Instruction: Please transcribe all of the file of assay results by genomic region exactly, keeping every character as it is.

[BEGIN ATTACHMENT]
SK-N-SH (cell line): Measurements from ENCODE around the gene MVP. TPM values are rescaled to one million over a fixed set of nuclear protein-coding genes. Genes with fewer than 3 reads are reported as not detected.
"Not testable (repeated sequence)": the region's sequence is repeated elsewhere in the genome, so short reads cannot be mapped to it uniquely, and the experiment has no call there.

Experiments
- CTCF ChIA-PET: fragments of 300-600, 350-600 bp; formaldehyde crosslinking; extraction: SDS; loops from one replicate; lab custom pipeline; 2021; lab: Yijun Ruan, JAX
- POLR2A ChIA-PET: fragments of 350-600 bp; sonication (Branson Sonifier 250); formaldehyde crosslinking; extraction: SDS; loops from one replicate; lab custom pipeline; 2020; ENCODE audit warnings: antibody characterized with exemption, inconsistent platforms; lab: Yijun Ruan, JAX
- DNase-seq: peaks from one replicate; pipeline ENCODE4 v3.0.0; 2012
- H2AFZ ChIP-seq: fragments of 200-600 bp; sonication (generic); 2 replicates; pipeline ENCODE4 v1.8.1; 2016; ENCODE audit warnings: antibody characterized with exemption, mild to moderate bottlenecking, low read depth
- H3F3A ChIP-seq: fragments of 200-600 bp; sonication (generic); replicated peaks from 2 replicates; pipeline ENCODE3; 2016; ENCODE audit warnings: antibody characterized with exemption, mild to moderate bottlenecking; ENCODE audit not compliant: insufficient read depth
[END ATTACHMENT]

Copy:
SK-N-SH (cell line): Measurements from ENCODE around the gene MVP. TPM values are rescaled to one million over a fixed set of nuclear protein-coding genes. Genes with fewer than 3 reads are reported as not detected.
"Not testable (repeated sequence)": the region's sequence is repeated elsewhere in the genome, so short reads cannot be mapped to it uniquely, and the experiment has no call there.

Experiments
- CTCF ChIA-PET: fragments of 300-600, 350-600 bp; formaldehyde crosslinking; extraction: SDS; loops from one replicate; lab custom pipeline; 2021; lab: Yijun Ruan, JAX
- POLR2A ChIA-PET: fragments of 350-600 bp; sonication (Branson Sonifier 250); formaldehyde crosslinking; extraction: SDS; loops from one replicate; lab custom pipeline; 2020; ENCODE audit warnings: antibody characterized with exemption, inconsistent platforms; lab: Yijun Ruan, JAX
- DNase-seq: peaks from one replicate; pipeline ENCODE4 v3.0.0; 2012
- H2AFZ ChIP-seq: fragments of 200-600 bp; sonication (generic); 2 replicates; pipeline ENCODE4 v1.8.1; 2016; ENCODE audit warnings: antibody characterized with exemption, mild to moderate bottlenecking, low read depth
- H3F3A ChIP-seq: fragments of 200-600 bp; sonication (generic); replicated peaks from 2 replicates; pipeline ENCODE3; 2016; ENCODE audit warnings: antibody characterized with exemption, mild to moderate bottlenecking; ENCODE audit not compliant: insufficient read depth